By Dave Lindorff
Anybody who thinks that the government is telling the truth about the plan to shoot down a dead spy satellite--that it's all about protecting us, and not about testing an anti-satellite weapon--has to be really stupid.
And stupid is what the Bush administration and the Pentagon apparently think we are.
They're claiming they need to shoot this thing down because it's got a tank with 1000 pounds of hydrazine, a fuel used for maneuvering satellites while in orbit which is said to be as toxic as chlorine if breathed.
Well, the odds of a tank of hydrazine surviving an 18,000 mph plunge into the atmosphere intact and making it to the ground is basically zero. That sucker will heat up to a fine redhot glow and blow up before it even makes it to the stratosphere.
If you want to know how likely it is that such a tank would make it to ground, check out the pieces of the space shuttle Columbia that made it back to earth when it came down in pieces. That shuttle, a damned sight bigger than this spy satellite, included some heavy pieces of equipment like landing gear that had to carry the full weight of the vehicle on the tarmac, and even that stuff got toasted. (The shuttle also contained tanks of hydrazine, by the way, which didn't make it to earth).
No, the risk of this spy satellite toxifying anyone is nil. The risk of pieces of it, which might make it to earth, hitting anything of consequence is next to nil, especially as the government will be able to give pretty precise warning to the impact area well in advance of its final descent.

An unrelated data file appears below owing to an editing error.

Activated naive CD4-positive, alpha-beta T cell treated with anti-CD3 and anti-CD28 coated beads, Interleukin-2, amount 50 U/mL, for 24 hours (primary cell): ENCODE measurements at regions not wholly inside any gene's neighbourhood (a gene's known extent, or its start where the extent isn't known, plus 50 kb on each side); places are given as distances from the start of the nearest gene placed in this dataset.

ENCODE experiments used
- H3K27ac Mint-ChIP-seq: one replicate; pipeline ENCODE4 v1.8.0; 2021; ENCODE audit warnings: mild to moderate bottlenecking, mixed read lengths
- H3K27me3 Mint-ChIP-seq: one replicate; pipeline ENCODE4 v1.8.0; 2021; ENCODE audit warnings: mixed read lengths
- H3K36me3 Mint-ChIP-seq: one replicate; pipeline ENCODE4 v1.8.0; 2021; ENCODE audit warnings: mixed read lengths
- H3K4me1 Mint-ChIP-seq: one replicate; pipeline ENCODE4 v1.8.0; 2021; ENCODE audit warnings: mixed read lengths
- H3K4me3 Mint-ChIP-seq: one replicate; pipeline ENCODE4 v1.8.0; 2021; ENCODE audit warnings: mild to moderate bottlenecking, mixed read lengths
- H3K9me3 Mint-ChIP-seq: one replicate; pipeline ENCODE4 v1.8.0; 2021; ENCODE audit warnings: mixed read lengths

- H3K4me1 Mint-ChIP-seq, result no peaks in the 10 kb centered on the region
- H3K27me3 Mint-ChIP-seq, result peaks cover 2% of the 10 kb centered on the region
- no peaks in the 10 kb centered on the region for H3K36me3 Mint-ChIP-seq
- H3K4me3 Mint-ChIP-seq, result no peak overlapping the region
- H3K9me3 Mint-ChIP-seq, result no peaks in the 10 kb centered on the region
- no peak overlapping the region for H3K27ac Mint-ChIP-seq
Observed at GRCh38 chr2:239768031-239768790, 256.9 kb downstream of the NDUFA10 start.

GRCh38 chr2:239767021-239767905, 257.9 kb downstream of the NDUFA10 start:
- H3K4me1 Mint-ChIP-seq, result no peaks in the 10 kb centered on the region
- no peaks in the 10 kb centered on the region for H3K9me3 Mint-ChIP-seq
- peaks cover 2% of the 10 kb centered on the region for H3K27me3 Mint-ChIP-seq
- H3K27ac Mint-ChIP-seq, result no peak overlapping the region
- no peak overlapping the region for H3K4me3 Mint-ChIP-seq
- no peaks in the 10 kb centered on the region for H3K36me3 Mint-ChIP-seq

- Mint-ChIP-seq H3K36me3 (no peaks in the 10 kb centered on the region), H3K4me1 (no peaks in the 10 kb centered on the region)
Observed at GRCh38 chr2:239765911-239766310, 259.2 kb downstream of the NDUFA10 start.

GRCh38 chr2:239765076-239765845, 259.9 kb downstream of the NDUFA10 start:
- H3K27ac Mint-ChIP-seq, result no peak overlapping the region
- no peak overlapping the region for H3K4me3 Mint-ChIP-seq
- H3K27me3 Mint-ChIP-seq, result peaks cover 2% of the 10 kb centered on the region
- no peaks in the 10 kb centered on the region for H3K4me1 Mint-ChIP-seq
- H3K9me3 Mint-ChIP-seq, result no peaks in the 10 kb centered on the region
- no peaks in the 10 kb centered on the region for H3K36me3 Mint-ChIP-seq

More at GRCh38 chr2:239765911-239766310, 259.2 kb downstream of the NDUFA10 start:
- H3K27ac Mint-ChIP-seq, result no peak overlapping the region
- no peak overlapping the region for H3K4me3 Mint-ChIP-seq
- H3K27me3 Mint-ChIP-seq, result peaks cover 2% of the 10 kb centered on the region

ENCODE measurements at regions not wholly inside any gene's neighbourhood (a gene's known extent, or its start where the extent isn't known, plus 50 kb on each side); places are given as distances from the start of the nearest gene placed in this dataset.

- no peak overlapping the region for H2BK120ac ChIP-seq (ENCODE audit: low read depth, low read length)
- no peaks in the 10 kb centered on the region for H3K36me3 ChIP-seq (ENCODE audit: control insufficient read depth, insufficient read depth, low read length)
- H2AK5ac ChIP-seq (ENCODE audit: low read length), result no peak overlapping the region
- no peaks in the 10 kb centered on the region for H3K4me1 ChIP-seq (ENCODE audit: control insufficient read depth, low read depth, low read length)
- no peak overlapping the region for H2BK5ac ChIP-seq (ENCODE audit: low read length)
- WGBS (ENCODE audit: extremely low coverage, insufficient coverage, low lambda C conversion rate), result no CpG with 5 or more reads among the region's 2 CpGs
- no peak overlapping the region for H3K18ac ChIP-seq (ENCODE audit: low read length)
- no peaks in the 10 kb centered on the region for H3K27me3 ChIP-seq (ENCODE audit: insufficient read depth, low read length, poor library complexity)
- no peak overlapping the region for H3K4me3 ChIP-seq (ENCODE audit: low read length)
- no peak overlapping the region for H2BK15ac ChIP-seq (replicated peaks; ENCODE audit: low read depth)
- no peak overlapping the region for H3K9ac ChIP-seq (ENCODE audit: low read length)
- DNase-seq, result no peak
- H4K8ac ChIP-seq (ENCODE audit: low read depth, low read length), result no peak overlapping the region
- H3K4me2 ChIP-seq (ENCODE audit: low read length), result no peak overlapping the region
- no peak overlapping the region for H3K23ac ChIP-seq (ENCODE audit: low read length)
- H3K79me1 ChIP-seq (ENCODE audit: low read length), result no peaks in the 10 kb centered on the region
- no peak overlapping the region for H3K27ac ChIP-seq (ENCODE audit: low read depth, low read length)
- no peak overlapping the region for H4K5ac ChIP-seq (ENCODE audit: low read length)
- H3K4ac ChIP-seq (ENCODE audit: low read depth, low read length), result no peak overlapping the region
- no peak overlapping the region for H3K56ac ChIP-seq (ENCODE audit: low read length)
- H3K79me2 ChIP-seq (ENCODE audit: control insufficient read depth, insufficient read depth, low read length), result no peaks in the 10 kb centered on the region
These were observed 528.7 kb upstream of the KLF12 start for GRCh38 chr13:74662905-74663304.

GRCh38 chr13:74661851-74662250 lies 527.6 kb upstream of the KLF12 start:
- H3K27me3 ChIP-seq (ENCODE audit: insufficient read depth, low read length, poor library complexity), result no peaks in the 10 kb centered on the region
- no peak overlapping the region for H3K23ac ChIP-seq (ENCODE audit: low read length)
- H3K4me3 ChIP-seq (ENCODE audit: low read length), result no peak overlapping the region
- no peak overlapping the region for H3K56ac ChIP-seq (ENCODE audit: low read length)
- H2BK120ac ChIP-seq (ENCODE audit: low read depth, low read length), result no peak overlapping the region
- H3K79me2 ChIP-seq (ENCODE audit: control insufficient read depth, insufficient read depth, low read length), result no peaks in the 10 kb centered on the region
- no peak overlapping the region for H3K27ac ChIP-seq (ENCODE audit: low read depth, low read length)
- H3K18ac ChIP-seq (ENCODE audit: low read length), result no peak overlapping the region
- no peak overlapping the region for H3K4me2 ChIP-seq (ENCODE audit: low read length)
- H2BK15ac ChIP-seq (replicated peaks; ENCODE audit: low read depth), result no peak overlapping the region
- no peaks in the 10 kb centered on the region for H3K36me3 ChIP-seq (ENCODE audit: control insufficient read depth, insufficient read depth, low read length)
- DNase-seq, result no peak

So what this is really all about is the government getting an excuse to violate the international treaty against weapons in space, to test a missile it has that it hopes can "take out" a satellite. The Chinese did this last year to one of their own satellites, to widespread condemnation from other space-faring nations, including the US.
The only difference between the US and China here is that the Chinese at least have the integrity to violate international law frontally. The US has to do it dishonestly, pretending it is a public service.
Let's at least not be willing stooges here.
We have had eight years of government by lying. It's not that lies and deception weren't practiced by governments before the advent of the Cheney/Bush regime, but this administration more than any other before it clearly believes that democracy and integrity are simply obstacles to power, and has worked assiduously to try to eliminate them entirely from Washington.
It's past time to bring a little integrity and openness back.
DAVE LINDORFF is a Philadelphia-based investigative journalist and columnist. His latest book is “The Case for Impeachment” (St. Martin’s Press, 2006 and now available in paperback edition). His work can be found at www.thiscantbehappening.net